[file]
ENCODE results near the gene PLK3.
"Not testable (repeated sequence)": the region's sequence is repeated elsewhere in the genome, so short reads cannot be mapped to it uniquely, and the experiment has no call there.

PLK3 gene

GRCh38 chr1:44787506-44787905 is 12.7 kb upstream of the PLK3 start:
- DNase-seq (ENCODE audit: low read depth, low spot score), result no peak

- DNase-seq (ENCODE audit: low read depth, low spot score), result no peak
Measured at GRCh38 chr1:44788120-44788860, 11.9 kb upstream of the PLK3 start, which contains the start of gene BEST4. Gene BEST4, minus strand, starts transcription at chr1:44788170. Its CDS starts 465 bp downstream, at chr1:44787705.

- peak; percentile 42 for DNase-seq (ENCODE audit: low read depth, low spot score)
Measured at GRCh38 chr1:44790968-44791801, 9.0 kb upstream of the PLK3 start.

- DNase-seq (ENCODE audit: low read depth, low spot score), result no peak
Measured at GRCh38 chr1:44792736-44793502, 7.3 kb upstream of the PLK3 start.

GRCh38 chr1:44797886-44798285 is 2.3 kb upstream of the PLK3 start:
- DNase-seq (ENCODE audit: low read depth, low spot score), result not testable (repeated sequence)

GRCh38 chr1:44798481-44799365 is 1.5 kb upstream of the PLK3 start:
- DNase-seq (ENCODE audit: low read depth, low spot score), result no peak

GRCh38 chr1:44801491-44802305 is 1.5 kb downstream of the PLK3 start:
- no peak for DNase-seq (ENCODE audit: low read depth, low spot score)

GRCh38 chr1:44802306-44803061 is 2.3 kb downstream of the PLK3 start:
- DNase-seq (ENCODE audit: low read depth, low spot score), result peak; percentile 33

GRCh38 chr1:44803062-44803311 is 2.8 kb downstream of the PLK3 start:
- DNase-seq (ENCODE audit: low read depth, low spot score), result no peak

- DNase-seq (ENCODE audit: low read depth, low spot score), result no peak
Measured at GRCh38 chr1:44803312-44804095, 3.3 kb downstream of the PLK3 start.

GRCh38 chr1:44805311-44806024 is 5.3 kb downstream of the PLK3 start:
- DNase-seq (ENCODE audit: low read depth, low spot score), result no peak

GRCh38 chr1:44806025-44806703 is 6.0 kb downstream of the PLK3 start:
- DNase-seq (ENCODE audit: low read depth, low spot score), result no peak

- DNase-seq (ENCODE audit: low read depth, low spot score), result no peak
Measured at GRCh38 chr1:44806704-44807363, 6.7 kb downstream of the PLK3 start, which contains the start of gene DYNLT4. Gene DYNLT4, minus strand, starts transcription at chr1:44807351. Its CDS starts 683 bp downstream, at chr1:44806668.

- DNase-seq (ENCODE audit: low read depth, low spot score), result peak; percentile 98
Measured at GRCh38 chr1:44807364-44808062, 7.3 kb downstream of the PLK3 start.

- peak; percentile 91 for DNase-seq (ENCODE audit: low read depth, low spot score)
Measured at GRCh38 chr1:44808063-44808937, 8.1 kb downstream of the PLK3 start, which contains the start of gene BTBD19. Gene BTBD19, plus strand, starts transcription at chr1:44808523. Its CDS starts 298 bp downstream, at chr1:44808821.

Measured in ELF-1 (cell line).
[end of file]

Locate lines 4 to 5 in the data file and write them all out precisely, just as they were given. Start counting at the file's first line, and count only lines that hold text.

GRCh38 chr1:44787506-44787905 is 12.7 kb upstream of the PLK3 start:
- DNase-seq (ENCODE audit: low read depth, low spot score), result no peak